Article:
Innovative approach and greater authenticity mark surge in creativity, Yang Yang reports.
One night, more than 1,300 years ago, 14 plump girls, gorgeously dressed, happily made their way to a banquet, where they were going to play musical instruments for the emperor. This scenario is the plot of the dance Tang Yong (glazed ceramic figures of the Tang Dynasty) created by Chen Lin, a choreographer with the Zhengzhou Song and Dance Theater in Central China's Henan province.
Inspired by relics unearthed in Henan which date back to the Sui (581-618) and Tang (618-907) dynasties, the work was nominated for the Lotus Award in 2020, China's top award for professional dancers.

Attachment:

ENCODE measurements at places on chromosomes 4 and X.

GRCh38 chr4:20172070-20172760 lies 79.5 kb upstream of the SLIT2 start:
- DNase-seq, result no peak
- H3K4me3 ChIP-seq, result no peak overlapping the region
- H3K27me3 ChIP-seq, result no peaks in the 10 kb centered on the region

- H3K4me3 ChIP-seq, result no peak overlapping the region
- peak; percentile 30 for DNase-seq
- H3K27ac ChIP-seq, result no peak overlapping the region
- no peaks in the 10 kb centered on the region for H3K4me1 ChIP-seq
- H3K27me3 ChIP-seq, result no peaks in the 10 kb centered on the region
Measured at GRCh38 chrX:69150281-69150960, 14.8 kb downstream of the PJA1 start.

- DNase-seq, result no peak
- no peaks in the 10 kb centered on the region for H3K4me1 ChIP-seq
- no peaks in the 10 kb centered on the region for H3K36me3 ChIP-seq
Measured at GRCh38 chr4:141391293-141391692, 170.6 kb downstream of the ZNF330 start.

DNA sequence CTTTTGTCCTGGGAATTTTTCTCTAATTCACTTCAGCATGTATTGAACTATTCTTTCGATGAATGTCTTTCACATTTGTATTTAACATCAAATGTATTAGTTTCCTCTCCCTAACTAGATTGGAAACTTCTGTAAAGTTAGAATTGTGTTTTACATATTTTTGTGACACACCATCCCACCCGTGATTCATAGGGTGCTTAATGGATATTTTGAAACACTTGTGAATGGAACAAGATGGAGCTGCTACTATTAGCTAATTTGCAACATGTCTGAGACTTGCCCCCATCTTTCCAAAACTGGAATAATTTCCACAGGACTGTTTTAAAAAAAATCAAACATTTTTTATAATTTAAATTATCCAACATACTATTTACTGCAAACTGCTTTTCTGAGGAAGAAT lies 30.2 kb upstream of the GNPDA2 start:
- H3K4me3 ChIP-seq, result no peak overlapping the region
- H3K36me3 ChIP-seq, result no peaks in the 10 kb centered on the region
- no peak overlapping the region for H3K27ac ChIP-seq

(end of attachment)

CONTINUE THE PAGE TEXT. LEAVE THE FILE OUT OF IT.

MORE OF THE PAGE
During this year's Spring Festival, an adaptation of the dance, A Tang Dynasty Banquet, was shown as part of a gala on Henan TV, going viral once it was released online. On Kuaishou, a short-video platform, the show, which runs for less than six minutes, had been watched more than 2.7 billion times by mid-March.
When the production team adapted it for the screen, they reduced the dance to five minutes, and used 5G technology and augmented reality to combine virtual scenes with the stage, so that the dancers appear to be performing in various museums.
The dancers perform against a projection of national treasures: Fuhao Xiao Zun (owl-shaped Fuhao alcohol vessels), tri-colored glazed ceramics of the Tang Dynasty, Zanhua Shinyu Tu (court ladies adorning their hair with flowers) and Qianli Jiangshan Tu (a panorama of rivers and mountains), among others.